We’ve had one hell of a year for news at Sin. Jenna Hodgins looks back over some of our major stories…
Volume 14 of Sin Newspaper has been jam-packed with the top stories from 2012-2013. For the final issue (tear – as in crying not tearing the paper up, cheers!), let’s take a look at some of this volume’s biggest stories from fluorescent yellow t-shirts to, well, burgers.
2012 marked the year that students fought back with nearly every third level institution in the country joining forces and organizing large scale protests in the build-up and the wake of the Budget. The fluorescent yellow clad “Fed Up? Stand Up!” Students of NUI Galway, GMIT and Athlone IT joined together despite the rain on November 14.
Students rallied and marched from the campus here at NUI Galway to Eyre Square where they met with fellow students of GMIT and Athlone IT. Sabbatical Officers from each Students’ Union spoke at the rally demonstrating solidarity, allowing the voices of students to be heard and recognized. Over three thousand students turned up at Eyre Square that afternoon with 500 leaving later that day to carry a mock coffin to the office of Galway West Labour TD, Derek Nolan.
The protest was peaceful and respectful; however, it was not silent. Students blew their whistles, shouted and chanted “No ifs, no buts, no education cuts”, allowing their voices to be heard once and for all. Students were also provided with the email addresses, Twitter handlers and phone numbers of their local TDs and were encouraged to contact them.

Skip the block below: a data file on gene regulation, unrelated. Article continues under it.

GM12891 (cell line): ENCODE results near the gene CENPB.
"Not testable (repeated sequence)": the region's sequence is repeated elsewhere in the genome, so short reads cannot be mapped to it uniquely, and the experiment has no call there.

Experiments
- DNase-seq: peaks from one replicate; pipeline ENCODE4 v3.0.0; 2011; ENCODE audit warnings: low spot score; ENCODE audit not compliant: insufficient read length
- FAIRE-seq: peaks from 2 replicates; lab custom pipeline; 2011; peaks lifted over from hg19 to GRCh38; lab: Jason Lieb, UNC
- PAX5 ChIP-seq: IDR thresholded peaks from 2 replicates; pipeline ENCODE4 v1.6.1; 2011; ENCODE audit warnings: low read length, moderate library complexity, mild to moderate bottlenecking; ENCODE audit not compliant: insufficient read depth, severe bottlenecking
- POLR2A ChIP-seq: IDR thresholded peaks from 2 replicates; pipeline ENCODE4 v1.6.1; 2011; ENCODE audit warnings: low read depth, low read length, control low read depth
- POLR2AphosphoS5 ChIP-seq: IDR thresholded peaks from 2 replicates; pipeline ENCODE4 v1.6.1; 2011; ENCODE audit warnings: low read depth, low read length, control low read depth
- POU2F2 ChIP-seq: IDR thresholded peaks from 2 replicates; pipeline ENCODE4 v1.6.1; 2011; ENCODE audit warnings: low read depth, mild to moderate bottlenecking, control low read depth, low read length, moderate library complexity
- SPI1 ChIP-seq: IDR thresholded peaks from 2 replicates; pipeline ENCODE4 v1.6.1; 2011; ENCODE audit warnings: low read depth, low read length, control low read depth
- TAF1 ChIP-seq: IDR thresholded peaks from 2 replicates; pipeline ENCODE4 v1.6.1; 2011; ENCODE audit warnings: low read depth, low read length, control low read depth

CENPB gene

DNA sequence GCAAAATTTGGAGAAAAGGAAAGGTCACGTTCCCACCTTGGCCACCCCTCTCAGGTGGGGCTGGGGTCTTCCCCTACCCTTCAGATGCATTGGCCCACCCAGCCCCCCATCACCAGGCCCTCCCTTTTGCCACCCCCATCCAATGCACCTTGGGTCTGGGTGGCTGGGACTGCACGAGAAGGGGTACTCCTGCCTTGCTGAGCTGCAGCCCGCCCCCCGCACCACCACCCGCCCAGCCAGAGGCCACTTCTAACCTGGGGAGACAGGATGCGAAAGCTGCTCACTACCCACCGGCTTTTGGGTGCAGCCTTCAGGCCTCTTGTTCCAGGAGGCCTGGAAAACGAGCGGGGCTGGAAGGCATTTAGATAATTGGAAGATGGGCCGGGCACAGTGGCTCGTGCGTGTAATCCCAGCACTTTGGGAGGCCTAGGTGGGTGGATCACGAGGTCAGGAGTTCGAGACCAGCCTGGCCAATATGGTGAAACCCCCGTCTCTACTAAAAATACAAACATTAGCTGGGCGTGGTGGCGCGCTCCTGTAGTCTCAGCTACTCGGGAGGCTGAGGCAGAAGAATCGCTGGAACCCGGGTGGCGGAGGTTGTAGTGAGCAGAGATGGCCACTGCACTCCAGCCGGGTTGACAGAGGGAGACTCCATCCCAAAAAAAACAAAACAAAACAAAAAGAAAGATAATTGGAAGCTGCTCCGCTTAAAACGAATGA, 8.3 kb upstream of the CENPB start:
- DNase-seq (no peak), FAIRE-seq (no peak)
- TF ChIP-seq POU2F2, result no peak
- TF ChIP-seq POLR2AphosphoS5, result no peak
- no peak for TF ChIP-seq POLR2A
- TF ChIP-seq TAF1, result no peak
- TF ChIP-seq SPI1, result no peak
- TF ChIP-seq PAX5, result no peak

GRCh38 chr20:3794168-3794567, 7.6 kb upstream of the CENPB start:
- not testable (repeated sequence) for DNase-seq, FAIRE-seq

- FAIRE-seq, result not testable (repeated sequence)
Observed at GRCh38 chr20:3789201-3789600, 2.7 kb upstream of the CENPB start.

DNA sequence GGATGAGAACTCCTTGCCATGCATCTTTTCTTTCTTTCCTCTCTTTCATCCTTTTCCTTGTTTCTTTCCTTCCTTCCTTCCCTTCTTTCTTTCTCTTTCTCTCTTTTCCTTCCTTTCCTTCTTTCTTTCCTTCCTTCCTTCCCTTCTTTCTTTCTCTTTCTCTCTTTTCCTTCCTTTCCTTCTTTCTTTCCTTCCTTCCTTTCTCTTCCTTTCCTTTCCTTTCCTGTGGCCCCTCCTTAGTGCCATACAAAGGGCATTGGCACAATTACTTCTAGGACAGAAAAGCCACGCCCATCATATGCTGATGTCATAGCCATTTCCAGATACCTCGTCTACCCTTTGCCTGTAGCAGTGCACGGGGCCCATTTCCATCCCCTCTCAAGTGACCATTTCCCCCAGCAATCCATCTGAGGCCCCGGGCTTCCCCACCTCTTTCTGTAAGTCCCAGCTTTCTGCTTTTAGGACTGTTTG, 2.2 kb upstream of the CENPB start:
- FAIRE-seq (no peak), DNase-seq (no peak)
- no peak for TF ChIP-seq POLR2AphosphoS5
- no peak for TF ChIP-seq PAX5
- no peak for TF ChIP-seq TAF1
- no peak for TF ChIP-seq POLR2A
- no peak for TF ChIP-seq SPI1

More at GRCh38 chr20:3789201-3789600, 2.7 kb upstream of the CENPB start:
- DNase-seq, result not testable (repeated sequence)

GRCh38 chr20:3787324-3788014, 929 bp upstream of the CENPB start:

Despite the successful organization of these protests, the budget continued to cut grants and raise the student contribution fee to €2500. The university SU responded to the budget saying that the fight will continue and sabbatical officers will not stop lobbying until they are… well , not even arresting them stopped them it seems…
…Which brings me to our next story.
Six students arrested after sit-in at Taoiseach’s constituency office.
Five Student Union officers from GMIT and NUI Galway and one first year student of the university were arrested on 12 December after a sit-in protest at Enda Kenny’s constituency office in Castlebar.
They were protesting after the smothering budget released that the income threshold to qualify for a maintenance grant would increase by 3%.
Paul Curley spoke to the media about how they were lied to; “It’s basically a slap in the face for students because a lot of people will be affected by this […] we are occupying the Taoiseach’s office to stand up for students”.
The students were later released after their arrest for ‘trespassing’. Although, they still proved the integrity of students and how the student finance issue will not go down without a fight. If standing up doesn’t work, then students will sit down.
Speaking of being lied to, is that beef burger you’re eating really a beef burger?
The horse meat scandal was, and remains to be, one of the biggest news stories of the year to date. A statement from the Food Safety Authority Ireland reached news desks in early January detailing that trace amounts of horse DNA were found in frozen beef burgers. In little or no time later, the story exploded with the infamous Tesco Value burger made up of 29% horsemeat and Aldi lasagnes found to be 100% horsemeat. The prices of frozen beef or ready-made meals with beef content plummeted, which seemed good to the starving student but then we learned about brute.